Whole wheat flour production still growing, albeit at a modest rate

by Josh Sosland
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KANSAS CITY — Whole wheat flour production in 2008-09 totaled 16,517,400 cwts, up 435,700 cwts, or 2.6%, from a revised 16,101,400 cwts in 2007-08.

It was the second consecutive year of sluggish growth following several years of breakneck expansion earlier in the decade. Whole wheat flour production was 15,348,400 cwts in 2006-07; 12,697,100 in 2005-06; and 9,859,000 in 2004-05.

While the 2008-09 growth was off from earlier years, it still contrasted with an overall contraction in total flour production. Output was down just under 0.6%, or 2,553,000 cwts, in 2008 from 2007.

Whole wheat flour production estimates were based on data gathered from 21 milling companies. Revisions from earlier years reflected the inclusion for the first time of whole wheat production of durum milling companies. Participating companies have collective daily flour milling capacity of 1,466,000 cwts, equating to 92% of total U.S. milling capacity, according to the 2009 Grain & Milling Annual published by Milling & Baking News.

Production of whole wheat flour, excluding whole wheat semolina, was15,384,300 cwts in 2008-09, up 425,800 cwts, or 2.8%, from a revised 14,958,500 cwts in 2007-08. The revised figure for 2007-08 compared with 15,100,000 cwts originally reported by milling companies in 2008.

The 2.8% increase in production was down from 3.5% the year before and was a small fraction of the 17% increase in 2005-06 and 29% in 2004-05. The sluggish growth suggested that last year’s flattening was not merely a one-year interruption of a longer-term uptrend.

Production of whole wheat semolina and whole wheat durum flour was 1,133,100 cwts in 2008-09, down 9,800 cwts, or 0.9%, from 1,142,900 cwts in 2007-08. The decline compared with a 27% increase in production in 2007-08 from 2006-07 and a whopping 165% jump in 2006-07 from the year before.

Consistent with the modest overall gain in whole wheat production, nearly as many milling companies milled less whole wheat flour in 2008-09 than the year before as those that produced more, seven versus eight, respectively. Among companies with increased production, five had gains of more than 10%, ranging as high as 49%. For those with lower production than 2007-08, five were down more than 10%, with declines as great as 36%. Measured in hundredweights, the widest year-to-year increase for a single company was 527,836 cwts and the largest decline was 232,228 cwts.

As was the case in 2007-08, millers attributed the slowdown in whole wheat flour production growth in part to economic factors. While a rapid rise in food costs was cited last year as putting the brakes on growth, the poor economy and related food spending cutbacks were said to be have factored into the sluggish growth over the past 12 months.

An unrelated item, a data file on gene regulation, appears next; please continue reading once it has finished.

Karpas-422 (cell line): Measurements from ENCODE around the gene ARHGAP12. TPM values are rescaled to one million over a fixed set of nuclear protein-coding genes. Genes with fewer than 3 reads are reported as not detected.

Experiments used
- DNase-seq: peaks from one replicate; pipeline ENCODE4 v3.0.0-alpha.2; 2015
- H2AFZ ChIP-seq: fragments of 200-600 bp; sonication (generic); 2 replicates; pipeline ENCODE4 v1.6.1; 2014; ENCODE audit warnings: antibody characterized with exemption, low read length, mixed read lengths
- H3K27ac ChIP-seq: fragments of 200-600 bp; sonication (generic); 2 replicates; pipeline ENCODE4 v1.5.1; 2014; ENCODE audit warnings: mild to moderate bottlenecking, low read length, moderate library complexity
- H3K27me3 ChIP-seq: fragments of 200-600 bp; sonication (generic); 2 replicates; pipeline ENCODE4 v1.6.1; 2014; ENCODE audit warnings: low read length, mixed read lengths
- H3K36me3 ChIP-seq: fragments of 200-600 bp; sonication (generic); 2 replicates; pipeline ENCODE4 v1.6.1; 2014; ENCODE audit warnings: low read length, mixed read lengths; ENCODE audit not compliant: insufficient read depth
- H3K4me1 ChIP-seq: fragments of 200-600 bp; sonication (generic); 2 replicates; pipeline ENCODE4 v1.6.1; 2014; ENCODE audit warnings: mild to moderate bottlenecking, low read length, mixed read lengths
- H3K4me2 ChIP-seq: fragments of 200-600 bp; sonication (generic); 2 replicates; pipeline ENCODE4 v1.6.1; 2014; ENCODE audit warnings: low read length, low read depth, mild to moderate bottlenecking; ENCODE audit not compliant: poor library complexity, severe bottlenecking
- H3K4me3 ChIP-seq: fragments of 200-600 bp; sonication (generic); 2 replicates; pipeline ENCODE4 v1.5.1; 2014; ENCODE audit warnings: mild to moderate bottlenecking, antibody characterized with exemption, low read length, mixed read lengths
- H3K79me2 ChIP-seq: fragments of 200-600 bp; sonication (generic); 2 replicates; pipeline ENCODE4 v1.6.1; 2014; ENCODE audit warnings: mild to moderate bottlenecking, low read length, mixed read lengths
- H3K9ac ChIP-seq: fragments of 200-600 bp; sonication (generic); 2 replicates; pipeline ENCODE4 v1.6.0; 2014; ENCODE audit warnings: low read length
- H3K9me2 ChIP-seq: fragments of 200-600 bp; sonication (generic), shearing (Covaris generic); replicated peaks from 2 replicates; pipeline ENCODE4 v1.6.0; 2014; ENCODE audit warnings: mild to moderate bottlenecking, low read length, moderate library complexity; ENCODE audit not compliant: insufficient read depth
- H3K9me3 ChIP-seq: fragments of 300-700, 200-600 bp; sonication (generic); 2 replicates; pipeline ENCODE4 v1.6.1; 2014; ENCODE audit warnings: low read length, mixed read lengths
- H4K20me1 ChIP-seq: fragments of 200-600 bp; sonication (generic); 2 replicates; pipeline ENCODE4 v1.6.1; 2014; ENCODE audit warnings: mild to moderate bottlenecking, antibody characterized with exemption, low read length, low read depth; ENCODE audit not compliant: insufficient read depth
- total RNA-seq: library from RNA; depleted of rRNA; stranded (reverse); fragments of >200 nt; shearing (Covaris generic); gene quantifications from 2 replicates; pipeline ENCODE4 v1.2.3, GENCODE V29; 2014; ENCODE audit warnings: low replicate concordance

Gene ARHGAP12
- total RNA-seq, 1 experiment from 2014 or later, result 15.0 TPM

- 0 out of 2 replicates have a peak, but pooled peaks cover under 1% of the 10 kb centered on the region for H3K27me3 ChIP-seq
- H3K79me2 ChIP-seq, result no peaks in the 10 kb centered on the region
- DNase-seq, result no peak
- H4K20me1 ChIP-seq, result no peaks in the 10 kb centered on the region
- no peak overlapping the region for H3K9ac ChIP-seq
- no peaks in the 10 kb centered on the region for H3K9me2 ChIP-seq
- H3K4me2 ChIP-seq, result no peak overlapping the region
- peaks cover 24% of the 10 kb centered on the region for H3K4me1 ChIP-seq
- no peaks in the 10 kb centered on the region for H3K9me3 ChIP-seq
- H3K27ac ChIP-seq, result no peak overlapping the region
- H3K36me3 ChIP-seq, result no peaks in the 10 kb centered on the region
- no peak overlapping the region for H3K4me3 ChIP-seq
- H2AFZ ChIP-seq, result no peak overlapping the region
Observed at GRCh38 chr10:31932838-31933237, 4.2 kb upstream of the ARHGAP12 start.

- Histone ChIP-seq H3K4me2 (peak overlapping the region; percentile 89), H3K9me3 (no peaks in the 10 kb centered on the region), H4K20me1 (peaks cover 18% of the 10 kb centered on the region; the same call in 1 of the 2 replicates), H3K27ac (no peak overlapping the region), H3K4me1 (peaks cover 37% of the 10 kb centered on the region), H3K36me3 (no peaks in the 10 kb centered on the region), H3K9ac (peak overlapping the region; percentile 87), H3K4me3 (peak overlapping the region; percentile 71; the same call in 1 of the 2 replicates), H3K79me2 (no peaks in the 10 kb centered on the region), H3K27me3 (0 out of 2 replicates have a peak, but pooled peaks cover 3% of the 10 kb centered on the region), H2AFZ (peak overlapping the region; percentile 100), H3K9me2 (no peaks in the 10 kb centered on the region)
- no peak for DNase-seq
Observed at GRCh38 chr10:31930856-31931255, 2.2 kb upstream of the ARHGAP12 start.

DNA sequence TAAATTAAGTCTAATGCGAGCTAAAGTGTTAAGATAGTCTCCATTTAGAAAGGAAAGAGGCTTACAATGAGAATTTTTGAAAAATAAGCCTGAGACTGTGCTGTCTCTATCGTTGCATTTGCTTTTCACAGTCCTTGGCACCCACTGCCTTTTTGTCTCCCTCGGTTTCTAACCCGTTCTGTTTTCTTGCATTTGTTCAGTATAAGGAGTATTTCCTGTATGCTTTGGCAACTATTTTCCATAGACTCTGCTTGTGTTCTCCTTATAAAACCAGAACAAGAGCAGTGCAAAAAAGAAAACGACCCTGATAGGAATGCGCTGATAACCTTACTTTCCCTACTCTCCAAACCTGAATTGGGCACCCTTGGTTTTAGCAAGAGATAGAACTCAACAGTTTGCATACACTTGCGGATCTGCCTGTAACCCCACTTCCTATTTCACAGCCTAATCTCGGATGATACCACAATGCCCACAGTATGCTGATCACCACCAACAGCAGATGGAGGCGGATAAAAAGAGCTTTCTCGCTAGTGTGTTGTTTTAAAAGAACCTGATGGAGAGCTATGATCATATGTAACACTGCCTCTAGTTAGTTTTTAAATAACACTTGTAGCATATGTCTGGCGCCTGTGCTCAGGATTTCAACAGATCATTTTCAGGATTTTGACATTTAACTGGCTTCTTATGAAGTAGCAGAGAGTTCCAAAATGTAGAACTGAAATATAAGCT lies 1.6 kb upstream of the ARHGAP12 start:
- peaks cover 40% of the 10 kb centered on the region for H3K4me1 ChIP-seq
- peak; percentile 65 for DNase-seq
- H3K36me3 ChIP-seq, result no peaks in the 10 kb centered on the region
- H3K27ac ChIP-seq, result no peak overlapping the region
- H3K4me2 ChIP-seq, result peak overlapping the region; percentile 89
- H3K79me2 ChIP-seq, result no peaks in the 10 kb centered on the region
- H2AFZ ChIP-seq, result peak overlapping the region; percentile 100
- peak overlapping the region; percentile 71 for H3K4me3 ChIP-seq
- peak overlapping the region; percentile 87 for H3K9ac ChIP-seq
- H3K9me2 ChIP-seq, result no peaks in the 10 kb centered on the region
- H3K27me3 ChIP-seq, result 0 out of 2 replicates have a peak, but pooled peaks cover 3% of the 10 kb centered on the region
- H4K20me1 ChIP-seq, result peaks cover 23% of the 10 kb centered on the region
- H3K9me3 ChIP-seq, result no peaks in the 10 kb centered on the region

In the case of whole wheat semolina, one miller said the increasing popularity of multi-grain pasta versus whole wheat pasta resulted in diminished demand for whole wheat semolina.

Production of whole wheat flour in 2008-09 equated to an estimated 4% of total U.S. flour production, a bit higher than the 3.9% in the previous two years and well above 3.4% in 2005-06, 2.7% in 2004-05, 2.4% in 2003-04 and 1.8% in 2002-03.

Whole wheat semolina production in 2008-09 was only slightly behind all whole wheat flour, equating to an estimated 3.7% of all semolina production.

For whole wheat flour ex-whole wheat semolina, the share of the total also rounded to 4% of all flour production.

During 2008-09, a marked shift in whole wheat production by the nation’s largest milling companies was noted. Combined, the six largest milling companies had an increase of 862,128 cwts in whole wheat flour production, or 17%, in 2008-09 from the year before. The remaining milling companies participating in the survey collectively experienced a decrease of 210,206 cwts, or 5%, from the year before. Unlike the aggregate data, these figures were not adjusted for the (less than 10% of) milling companies that did not provide data for this survey.

Even among the largest companies, though, the year-to-year changes varied significantly from an increase as large as 21% at one company to a reduction as large as 11% at another.

Even with the sizable shift in production between smaller and larger millers in 2008-09, the largest six milling companies accounted for nearly an identical share of whole wheat flour production in 2008-09 (69%) as five years earlier (68%).

This article can also be found in the digital edition of Milling and Baking News, July 28, 2009, starting on Page 1. Click here to search that archive.

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